James Bradley, NES Global Talent

Recent booms within the upstream sector, triggered by higher oil prices, have historically led E&P companies to focus on increasing production. This has led to reactive procurement for services that have directly impacted margins on the production rates. These services can be wide ranging; however, new developments in technology make operations more efficient and lead to efficiencies in the supply of services.

Attracting the right talent is a key factor on company performance, but sometimes in the rush for hitting production goals companies can lose focus on their total workforce management processes. Oftentimes, companies employ overqualified, high-salary individuals who will perform duties that a less-experienced individual is capable of. It is normal practice for companies to recruit people well-known to them, but do they often fall into the trap of overpaying for the roles and responsibilities being performed?

In a busy market, there is also increased exposure for companies when handling risk associated with managing third-party consultants. For example, companies must manage changes required by the U.S. Department of Labor regarding the correct classification of W2 consultants and independent consultants and closely monitor job classifications to determine which job functions should be entitled to overtime pay.

All of these complexities are often managed by third-party consulting companies, but the hiring companies can still be exposed to financial risk should there be a failing of due diligence from their suppliers.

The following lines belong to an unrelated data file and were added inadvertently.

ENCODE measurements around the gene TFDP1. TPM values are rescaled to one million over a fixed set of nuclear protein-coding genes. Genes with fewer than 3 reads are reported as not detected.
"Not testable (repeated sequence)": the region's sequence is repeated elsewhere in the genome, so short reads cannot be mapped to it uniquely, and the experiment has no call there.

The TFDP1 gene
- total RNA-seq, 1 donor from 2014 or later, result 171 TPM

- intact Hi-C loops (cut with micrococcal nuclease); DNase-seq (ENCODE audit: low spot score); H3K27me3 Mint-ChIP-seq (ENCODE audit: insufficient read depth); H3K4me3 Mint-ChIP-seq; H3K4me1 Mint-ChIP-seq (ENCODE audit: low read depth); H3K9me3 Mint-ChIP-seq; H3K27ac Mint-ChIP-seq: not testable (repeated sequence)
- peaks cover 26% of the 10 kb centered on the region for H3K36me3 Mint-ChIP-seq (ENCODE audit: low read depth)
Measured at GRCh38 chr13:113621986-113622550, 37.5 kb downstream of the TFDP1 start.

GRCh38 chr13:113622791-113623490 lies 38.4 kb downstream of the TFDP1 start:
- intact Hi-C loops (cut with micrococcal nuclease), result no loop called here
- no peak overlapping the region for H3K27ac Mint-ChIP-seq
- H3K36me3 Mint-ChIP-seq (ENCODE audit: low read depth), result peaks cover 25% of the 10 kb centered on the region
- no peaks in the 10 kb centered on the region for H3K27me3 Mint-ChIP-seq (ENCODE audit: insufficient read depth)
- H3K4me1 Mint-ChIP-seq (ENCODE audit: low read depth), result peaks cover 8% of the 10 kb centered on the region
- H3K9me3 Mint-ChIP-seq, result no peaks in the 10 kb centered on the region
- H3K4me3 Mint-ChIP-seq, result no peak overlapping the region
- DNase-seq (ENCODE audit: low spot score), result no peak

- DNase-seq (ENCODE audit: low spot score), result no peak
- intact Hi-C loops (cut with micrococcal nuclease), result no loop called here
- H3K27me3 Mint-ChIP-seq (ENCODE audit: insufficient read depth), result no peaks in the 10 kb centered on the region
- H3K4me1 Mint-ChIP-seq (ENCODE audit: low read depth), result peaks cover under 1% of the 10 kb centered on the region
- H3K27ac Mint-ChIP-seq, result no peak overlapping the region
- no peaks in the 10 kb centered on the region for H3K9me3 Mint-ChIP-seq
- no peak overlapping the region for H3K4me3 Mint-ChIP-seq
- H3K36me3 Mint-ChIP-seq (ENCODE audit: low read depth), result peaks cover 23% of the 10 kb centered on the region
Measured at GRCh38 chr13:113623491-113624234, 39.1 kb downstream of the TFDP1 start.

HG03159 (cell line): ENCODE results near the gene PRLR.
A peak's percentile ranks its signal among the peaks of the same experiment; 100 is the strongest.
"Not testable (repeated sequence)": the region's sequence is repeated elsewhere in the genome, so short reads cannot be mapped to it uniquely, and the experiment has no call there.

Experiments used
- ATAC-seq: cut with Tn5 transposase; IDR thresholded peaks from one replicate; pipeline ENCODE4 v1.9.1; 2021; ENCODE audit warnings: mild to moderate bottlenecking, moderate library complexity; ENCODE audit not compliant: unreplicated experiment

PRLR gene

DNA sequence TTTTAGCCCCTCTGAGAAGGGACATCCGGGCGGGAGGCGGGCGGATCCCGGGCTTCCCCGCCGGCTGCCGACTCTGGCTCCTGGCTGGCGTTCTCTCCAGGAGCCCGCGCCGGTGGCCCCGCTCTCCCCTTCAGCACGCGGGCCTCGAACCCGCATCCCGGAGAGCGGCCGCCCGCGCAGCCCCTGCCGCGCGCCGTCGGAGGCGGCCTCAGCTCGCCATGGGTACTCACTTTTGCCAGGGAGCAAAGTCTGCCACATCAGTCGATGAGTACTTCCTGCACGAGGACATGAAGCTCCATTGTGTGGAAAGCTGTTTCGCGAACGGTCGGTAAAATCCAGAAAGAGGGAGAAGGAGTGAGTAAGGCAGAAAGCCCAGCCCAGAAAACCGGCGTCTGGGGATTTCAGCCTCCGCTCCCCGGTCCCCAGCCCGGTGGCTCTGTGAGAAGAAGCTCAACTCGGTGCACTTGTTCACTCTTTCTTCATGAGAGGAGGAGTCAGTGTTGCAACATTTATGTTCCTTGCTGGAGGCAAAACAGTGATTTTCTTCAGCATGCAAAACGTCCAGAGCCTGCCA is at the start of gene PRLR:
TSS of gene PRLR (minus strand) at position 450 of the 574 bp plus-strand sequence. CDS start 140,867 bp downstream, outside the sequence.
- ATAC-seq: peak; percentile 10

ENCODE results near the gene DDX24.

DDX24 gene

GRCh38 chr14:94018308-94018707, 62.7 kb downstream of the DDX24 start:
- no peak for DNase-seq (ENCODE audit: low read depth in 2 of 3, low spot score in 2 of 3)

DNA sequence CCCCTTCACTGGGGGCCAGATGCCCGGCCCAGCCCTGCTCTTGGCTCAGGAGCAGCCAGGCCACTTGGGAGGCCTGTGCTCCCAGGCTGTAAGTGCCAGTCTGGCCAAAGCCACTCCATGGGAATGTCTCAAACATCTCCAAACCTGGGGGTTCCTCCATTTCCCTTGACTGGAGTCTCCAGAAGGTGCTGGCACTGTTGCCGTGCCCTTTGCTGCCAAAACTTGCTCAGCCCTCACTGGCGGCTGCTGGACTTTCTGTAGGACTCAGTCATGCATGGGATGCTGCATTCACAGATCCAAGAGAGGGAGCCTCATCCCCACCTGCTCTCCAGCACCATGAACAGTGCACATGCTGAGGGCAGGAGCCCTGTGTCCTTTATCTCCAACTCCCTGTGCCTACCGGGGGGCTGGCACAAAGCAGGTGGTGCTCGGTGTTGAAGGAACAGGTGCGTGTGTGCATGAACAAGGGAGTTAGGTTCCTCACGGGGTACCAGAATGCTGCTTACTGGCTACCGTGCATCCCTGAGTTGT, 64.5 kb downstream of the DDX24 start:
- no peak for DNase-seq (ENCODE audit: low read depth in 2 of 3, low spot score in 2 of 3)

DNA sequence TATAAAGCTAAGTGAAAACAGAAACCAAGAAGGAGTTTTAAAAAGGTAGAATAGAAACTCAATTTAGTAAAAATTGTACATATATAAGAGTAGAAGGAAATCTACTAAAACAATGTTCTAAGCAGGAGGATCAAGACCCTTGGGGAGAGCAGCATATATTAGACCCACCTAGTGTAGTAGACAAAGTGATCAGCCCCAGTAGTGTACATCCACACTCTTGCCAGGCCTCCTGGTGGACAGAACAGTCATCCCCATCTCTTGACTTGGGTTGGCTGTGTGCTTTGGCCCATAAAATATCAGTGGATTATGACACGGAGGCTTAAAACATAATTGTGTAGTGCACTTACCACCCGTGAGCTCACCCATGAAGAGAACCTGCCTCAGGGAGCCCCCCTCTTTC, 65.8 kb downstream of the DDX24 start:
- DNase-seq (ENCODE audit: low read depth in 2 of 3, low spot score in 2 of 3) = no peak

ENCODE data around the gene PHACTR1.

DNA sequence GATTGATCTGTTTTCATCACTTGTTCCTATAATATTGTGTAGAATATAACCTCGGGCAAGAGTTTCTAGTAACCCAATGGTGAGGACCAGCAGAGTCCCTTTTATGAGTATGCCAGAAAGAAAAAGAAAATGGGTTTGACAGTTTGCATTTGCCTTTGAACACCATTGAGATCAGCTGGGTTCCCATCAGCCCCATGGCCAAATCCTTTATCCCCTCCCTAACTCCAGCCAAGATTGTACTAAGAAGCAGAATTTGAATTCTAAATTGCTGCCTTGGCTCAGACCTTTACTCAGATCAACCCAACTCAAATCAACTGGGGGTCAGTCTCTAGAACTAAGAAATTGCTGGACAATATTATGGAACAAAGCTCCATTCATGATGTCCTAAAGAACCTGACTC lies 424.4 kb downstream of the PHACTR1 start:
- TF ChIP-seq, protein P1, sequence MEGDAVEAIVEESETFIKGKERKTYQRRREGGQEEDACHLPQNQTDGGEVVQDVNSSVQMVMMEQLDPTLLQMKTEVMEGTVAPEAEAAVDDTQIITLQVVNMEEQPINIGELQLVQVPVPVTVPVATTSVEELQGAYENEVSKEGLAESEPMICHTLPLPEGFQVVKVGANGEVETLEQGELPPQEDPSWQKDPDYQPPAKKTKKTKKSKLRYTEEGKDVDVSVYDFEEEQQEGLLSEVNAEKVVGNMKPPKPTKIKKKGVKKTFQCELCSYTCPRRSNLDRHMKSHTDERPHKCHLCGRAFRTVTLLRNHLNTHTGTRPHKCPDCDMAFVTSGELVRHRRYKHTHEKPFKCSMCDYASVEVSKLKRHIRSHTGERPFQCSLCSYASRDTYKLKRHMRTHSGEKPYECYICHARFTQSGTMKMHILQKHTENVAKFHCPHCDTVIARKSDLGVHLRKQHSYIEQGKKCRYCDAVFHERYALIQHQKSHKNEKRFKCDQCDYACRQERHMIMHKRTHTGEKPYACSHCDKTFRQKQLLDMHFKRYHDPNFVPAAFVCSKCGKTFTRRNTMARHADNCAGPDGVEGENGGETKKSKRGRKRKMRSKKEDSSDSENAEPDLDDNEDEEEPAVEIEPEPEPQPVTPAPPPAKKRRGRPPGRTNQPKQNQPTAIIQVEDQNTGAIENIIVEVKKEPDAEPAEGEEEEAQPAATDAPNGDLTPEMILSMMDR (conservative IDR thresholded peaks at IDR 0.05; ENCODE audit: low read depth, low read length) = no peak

It may seem more practical to assume the third-party suppliers hold all the risk in supporting temporary labor, but is this really the case? Recent class action cases for unpaid overtime for miscategorized workers would suggest not.

An increase in labor demands creates a high-priority need of increasing the speed at which consultants are mobilized to a job site. However, before a consultant can commence work safety protocols, compliance steps and internal approvals are required. Compliance processes can include background checks, drug and alcohol tests, industry- specific tests, safety course certifications, information management system certifications, offshore evacuation training and many more. It can be challenging for consultants to stay on top of this documentation because each course certification can have various expiration dates. The use of technology can help flag expiring certifications that reduce the exposure of having consultants on a job site with expired documents.

With the increased attention on domestic oil production, more operations are taking place in remote locations. An onshore company can run multiple job sites over a large geographical region, which presents challenges in staying on top of third-party workers. It is not uncommon for an E&P company to be unaware how many contingent workers they have working for them. This presents a real challenge not only in ensuring standardized compliance practices, but it also presents issues in standardizing pricing with suppliers and not falling victim to higher pricing negotiations that solve short-term needs in the haze of busy production.

Suggestions of how to manage consultants in various geographical regions include the introduction of electronic time sheet records, which allows hiring managers to approve multiple time cards for consultants through one streamlined software platform. Additional advantages of introducing technology include a uniform invoicing process, real-time reporting capabilities that monitor spending on consulting services per location and the identification of all consultant workers supporting E&P activity.

James Bradley’s Last Word originally appeared in the September 2018 issue of E&P.